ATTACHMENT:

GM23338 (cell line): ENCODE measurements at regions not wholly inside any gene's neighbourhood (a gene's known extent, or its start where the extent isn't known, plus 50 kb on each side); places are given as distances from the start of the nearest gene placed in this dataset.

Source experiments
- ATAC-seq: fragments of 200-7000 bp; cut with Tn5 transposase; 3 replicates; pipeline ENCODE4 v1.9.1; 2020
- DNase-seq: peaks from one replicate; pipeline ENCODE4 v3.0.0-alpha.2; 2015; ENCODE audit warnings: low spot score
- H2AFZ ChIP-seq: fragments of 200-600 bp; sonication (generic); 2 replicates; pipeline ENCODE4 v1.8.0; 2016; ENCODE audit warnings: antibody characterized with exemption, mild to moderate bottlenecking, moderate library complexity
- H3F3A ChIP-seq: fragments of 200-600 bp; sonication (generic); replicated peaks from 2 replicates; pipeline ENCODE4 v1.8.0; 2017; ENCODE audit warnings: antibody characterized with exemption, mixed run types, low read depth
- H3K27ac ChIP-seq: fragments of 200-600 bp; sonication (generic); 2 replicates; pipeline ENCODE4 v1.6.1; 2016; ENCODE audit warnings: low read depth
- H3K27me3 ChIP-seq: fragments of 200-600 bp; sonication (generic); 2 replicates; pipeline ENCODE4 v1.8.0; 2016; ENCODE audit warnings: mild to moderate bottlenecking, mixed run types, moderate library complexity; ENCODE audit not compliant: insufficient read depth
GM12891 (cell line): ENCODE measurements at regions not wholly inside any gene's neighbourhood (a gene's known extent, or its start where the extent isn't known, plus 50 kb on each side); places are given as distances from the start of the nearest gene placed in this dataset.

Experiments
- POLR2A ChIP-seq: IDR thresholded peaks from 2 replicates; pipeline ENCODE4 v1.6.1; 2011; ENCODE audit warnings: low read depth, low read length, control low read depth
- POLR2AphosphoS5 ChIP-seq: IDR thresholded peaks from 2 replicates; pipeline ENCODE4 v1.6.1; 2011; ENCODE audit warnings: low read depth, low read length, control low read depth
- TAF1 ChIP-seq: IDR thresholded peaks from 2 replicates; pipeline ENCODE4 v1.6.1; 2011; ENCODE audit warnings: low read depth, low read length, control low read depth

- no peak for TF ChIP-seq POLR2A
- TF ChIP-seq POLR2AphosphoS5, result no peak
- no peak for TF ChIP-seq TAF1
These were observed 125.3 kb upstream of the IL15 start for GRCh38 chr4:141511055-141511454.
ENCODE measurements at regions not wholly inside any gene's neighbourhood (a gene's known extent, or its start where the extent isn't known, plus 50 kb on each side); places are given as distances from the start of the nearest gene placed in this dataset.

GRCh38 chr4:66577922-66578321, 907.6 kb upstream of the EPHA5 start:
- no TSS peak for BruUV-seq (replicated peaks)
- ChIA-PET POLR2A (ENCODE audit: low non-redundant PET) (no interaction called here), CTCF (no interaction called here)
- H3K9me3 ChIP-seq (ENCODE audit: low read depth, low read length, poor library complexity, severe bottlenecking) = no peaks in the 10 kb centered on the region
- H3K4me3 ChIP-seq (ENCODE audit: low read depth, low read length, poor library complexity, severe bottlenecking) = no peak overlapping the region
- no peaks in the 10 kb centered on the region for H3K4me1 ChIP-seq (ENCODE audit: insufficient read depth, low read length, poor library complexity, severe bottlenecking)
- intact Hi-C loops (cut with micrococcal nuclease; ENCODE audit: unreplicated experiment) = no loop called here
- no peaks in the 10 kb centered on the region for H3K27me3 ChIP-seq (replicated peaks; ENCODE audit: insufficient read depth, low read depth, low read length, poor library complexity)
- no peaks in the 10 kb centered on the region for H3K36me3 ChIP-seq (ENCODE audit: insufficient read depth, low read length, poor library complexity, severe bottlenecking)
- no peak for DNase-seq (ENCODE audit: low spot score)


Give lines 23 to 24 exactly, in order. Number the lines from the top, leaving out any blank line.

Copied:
- H3K4me3 ChIP-seq (ENCODE audit: low read depth, low read length, poor library complexity, severe bottlenecking) = no peak overlapping the region
- no peaks in the 10 kb centered on the region for H3K4me1 ChIP-seq (ENCODE audit: insufficient read depth, low read length, poor library complexity, severe bottlenecking)